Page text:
David until Oct 2013 was a Principal Member Technical Staff with AT&T Labs Research - Shannon Laboratories and has worked contiguously at AT&T since 1984. He is recognized internally and externally as the AT&T Research subject matter expert for Free Space Optical Communications (FSOC) and Terahertz Communications. He has been also very active in high frequency spectrum allocation and application considerations including mmWaves frequencies above current IEEE 802.11ad and 60GHz. His recent work has been directed at the conceptual system design and architecture of high frequency mm Wave, THz and FSOC based super capacity wireless data centric local area networks. These super capacity wireless networks would be capable of providing “fiber-like” 10 - 100 Gbps wireless throughputs for a broad variety of sub-kilometer applications including indoor/outdoor WLANs, neighborhood wireless networks and P2P wireless backhaul. More recently, David’s focus has been on super-data rate Small Cell networks designed to future-proof our wireless networks for the expected surge in wireless “big data.” He has received several important system-level and technology patents for FSOC and THz based systems and network implementations; in total, David has received twenty eight patents to date.

David has represented AT&T and IEEE to the FCC, NTIA, ITU and other advisory and governmental organizations, encouraging the commercial use and regulation of spectrum above 100 GHz and commercial expansion into the THz band worldwide. He is also collaborating with the US CORF, a government spectrum advisory organization, to develop means for spectrum co-existence between active commercial services and the protected passive services (Astronomy and Earth monitoring) in the THz frequency bands. Parallel to this work, David is also directly engaged in collaboration with Terahertz technology advocates and R&D collaborators (e.g. University of Braunschweig THz Center and Northrop Grumman among others) to orchestrate continuing evolution of Terahertz radio transceivers, links and system standards.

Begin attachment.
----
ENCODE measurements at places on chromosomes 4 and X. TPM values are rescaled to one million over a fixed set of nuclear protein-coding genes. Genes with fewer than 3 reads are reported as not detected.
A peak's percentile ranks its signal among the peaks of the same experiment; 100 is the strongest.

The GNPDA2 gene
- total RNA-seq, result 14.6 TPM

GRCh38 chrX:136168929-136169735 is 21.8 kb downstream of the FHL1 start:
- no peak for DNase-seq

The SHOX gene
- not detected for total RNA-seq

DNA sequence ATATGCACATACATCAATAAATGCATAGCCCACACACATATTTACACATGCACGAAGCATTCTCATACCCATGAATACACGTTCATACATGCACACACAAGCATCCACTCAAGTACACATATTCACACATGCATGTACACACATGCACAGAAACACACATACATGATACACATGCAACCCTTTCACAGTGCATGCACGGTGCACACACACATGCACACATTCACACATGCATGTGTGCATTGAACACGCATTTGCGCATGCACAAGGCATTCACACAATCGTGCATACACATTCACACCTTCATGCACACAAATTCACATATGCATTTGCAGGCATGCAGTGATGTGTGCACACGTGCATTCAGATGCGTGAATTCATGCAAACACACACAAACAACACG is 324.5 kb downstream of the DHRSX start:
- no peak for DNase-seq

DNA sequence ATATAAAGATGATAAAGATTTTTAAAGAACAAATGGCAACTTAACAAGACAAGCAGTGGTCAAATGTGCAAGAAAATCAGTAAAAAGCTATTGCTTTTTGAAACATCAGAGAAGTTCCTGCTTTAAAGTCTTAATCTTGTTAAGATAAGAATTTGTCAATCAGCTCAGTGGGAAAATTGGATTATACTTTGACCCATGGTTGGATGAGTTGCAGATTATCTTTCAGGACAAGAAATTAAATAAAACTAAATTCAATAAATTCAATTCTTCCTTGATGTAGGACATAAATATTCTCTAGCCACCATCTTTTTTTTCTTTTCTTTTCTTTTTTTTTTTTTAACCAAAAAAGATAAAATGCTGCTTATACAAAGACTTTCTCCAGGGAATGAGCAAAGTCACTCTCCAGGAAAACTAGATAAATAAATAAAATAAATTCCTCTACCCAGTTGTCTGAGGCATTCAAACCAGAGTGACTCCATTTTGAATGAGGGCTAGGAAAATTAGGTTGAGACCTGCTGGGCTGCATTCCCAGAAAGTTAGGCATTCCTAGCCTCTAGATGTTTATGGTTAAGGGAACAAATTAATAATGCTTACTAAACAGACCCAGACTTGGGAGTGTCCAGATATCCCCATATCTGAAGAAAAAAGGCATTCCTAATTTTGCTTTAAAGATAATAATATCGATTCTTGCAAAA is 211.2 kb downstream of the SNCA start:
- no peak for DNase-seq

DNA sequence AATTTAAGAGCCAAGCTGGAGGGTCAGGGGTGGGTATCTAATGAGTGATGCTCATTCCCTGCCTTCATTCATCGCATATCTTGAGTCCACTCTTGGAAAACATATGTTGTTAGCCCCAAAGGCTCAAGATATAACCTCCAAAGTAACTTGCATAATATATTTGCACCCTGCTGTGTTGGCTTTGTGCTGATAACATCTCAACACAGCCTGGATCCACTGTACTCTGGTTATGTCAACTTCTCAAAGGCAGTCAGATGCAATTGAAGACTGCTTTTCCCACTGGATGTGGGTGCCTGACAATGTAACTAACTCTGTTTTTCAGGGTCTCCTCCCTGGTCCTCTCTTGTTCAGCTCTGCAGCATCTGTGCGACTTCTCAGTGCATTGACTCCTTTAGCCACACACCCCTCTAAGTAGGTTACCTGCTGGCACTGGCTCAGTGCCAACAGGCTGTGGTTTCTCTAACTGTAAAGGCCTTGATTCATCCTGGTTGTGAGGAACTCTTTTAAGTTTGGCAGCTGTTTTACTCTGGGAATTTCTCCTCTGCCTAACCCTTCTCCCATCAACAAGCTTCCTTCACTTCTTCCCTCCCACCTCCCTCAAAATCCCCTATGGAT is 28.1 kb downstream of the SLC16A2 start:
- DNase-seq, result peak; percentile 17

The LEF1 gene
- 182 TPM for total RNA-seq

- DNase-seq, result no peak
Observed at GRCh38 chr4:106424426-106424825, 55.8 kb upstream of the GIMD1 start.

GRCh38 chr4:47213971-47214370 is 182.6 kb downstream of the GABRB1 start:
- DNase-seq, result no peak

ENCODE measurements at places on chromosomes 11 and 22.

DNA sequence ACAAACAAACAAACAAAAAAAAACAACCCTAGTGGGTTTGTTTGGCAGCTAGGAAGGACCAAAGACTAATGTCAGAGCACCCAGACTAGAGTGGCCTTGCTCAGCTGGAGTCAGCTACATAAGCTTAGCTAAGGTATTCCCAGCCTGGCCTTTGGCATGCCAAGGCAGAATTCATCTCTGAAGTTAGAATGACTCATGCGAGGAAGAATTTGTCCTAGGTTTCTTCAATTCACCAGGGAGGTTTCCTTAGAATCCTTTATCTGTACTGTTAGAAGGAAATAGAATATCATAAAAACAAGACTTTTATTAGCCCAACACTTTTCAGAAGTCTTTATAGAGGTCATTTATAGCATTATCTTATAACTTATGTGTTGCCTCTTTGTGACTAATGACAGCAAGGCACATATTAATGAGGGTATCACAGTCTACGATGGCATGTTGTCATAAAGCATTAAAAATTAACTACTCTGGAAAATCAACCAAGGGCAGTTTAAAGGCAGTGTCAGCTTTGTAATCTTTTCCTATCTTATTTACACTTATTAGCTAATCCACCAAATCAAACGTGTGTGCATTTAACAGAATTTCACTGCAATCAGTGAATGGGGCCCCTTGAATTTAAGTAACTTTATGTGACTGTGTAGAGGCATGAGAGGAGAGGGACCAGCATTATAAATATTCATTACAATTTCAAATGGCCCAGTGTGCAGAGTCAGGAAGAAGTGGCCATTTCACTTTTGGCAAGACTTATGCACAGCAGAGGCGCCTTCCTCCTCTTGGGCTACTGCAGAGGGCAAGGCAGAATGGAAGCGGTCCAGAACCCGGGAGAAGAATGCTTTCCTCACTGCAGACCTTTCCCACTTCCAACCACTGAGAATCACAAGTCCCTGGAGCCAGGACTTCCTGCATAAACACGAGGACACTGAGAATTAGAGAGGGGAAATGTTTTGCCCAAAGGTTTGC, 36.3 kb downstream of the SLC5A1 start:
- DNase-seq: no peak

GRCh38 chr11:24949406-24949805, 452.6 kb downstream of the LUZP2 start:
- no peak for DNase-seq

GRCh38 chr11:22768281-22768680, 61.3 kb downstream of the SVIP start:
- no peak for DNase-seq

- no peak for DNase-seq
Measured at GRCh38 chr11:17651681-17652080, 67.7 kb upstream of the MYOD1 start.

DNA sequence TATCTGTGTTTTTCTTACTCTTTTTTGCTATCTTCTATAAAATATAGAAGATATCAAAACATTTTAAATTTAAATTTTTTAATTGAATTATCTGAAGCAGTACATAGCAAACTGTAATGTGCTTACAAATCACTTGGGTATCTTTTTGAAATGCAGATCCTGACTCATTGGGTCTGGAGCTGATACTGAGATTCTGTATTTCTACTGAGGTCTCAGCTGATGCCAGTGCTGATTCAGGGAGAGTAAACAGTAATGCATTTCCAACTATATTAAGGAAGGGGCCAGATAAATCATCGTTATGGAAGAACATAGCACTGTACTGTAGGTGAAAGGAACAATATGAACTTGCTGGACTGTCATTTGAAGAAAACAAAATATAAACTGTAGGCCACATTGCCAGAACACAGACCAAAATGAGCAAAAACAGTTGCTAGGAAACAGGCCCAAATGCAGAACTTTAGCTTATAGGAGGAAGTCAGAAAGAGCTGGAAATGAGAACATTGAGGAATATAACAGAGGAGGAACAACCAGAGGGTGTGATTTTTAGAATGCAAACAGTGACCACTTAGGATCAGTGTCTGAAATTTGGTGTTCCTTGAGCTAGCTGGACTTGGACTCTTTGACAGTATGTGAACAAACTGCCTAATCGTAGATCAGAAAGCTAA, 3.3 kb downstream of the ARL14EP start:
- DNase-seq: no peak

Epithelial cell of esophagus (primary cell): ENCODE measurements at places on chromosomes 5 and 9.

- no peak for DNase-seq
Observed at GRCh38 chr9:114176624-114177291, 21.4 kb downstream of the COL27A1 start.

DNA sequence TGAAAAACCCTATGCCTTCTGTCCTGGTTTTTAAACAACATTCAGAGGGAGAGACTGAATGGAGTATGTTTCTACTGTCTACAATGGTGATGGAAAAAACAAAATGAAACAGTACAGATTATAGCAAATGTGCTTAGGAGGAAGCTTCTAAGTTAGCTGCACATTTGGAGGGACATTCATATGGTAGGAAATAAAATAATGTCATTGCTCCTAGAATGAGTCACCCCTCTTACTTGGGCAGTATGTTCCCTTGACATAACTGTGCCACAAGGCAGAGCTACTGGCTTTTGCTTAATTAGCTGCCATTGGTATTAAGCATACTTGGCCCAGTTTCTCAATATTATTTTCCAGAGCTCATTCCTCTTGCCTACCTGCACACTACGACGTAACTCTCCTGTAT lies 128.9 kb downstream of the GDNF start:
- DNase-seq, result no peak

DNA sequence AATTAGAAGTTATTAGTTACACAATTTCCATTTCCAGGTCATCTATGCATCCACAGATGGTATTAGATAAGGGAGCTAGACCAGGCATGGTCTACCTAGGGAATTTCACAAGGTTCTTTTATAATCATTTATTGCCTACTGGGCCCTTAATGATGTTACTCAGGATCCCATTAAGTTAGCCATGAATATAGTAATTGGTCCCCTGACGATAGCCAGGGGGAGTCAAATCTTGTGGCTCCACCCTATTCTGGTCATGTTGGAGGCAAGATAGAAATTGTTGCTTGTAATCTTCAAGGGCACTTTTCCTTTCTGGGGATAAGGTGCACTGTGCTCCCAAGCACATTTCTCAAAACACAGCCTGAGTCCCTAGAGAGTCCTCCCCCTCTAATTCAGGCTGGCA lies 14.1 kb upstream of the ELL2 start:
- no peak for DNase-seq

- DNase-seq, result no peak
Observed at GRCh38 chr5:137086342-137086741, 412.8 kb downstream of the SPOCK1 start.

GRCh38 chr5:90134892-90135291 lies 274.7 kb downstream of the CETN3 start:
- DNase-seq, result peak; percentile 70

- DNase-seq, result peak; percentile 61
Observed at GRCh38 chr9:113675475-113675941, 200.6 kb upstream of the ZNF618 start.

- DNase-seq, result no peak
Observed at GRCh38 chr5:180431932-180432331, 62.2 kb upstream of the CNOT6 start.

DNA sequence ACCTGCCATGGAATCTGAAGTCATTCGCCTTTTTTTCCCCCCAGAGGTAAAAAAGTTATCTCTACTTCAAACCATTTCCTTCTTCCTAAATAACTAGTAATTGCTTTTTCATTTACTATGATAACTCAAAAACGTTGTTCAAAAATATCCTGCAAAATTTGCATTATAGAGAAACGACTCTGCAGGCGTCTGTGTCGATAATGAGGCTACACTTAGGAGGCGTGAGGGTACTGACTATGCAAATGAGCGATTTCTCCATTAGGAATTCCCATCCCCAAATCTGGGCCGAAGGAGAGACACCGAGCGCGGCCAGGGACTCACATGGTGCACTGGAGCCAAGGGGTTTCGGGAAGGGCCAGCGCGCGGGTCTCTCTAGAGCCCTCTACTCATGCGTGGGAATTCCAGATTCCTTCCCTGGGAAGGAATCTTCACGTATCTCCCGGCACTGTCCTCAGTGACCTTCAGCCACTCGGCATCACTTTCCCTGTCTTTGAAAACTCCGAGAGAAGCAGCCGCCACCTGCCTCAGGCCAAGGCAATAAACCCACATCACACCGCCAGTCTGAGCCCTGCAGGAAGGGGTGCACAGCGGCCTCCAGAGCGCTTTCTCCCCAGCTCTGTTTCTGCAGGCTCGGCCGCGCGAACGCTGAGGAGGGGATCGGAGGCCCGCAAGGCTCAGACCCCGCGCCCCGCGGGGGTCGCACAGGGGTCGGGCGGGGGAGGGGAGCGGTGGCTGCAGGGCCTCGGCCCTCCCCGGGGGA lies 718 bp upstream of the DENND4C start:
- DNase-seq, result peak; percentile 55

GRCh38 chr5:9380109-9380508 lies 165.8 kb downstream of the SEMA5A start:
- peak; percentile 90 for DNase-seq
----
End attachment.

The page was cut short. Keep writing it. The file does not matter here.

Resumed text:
David was a founding member and Chairman of the FSO Alliance, founding member of IEC-TC76 Working Group 5 Part 12 and US delegate to the IEC on laser safety. He is also a founding member and current Chairman of the MoGIG Working Group within the IWPC industry consortium, a group focusing on technologies and network topologies required for 10s of gigabit wireless LANs. He is the founding member and current Vice-Chair of IEEE 802.15 THz Interest Group focusing on device standards for THz communications. David is currently engaged with the ITU/WRC and US CORF delegation on impending THz spectrum usage and allocations regarding “active and passive services.”

David is multiply published within the WCAI, SPIE, IEEE and Laser Institute of America and currently is writing papers for an IEEE special proceedings and the Journal of Communications and Networks (JCN) on THz wireless networks and related subjects. He has provided numerous papers and presentations on FSOC and THz networks to internal and external AT&T customers and has also participated in a number of Government, Military and DARPA FSO centric activities, as well as external subject-related conferences. His earlier work at AT&T entailed forward looking technologies, advanced product design and development including public communications products, ISDN telephones, advanced speakerphones, multi-media cellphones and the first patented cellphone with video capabilities. From the mid 1990’s, his personal background and interest in optics and telescopes further developed his technical background to include in-building and terrestrial optical wireless technology which is now being deployed in AT&T networks. David graduated from Rhode Island School of Design receiving his Master of Industrial Design in 1980.